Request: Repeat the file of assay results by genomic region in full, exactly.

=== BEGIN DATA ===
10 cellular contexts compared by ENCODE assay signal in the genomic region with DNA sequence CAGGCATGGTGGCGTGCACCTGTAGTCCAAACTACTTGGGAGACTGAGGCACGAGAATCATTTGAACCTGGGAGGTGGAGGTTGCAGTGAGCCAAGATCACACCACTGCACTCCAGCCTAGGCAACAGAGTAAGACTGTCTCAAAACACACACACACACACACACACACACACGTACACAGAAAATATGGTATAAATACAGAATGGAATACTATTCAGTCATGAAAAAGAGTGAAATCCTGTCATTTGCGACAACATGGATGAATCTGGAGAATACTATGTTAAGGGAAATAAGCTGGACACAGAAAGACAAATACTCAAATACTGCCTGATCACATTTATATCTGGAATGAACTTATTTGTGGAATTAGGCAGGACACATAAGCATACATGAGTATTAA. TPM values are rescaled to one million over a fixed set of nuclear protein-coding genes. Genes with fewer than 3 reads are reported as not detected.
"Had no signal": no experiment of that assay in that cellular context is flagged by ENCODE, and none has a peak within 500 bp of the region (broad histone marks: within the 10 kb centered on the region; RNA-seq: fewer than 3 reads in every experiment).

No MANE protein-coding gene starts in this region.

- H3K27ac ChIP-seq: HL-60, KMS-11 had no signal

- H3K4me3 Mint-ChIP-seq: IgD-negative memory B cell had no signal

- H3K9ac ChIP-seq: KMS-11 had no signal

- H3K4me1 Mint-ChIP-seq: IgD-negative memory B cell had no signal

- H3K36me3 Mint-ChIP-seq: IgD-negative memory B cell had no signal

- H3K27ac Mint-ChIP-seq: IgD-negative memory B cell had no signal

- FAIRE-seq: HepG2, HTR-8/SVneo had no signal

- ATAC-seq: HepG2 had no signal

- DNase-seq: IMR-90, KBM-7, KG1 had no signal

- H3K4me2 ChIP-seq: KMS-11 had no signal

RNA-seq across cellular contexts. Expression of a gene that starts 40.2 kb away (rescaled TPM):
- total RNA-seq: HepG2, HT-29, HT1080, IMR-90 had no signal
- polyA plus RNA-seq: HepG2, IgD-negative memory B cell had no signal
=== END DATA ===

10 cellular contexts compared by ENCODE assay signal in the genomic region with DNA sequence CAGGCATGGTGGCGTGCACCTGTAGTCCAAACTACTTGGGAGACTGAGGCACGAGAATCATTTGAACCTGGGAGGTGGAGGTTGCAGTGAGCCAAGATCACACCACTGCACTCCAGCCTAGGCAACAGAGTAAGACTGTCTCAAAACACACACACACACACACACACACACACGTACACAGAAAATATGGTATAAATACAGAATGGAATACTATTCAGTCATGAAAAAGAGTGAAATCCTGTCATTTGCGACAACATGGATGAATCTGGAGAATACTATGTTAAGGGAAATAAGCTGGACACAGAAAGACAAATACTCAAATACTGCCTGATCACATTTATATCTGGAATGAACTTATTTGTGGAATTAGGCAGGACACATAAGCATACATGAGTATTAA. TPM values are rescaled to one million over a fixed set of nuclear protein-coding genes. Genes with fewer than 3 reads are reported as not detected.
"Had no signal": no experiment of that assay in that cellular context is flagged by ENCODE, and none has a peak within 500 bp of the region (broad histone marks: within the 10 kb centered on the region; RNA-seq: fewer than 3 reads in every experiment).

No MANE protein-coding gene starts in this region.

- H3K27ac ChIP-seq: HL-60, KMS-11 had no signal

- H3K4me3 Mint-ChIP-seq: IgD-negative memory B cell had no signal

- H3K9ac ChIP-seq: KMS-11 had no signal

- H3K4me1 Mint-ChIP-seq: IgD-negative memory B cell had no signal

- H3K36me3 Mint-ChIP-seq: IgD-negative memory B cell had no signal

- H3K27ac Mint-ChIP-seq: IgD-negative memory B cell had no signal

- FAIRE-seq: HepG2, HTR-8/SVneo had no signal

- ATAC-seq: HepG2 had no signal

- DNase-seq: IMR-90, KBM-7, KG1 had no signal

- H3K4me2 ChIP-seq: KMS-11 had no signal

RNA-seq across cellular contexts. Expression of a gene that starts 40.2 kb away (rescaled TPM):
- total RNA-seq: HepG2, HT-29, HT1080, IMR-90 had no signal
- polyA plus RNA-seq: HepG2, IgD-negative memory B cell had no signal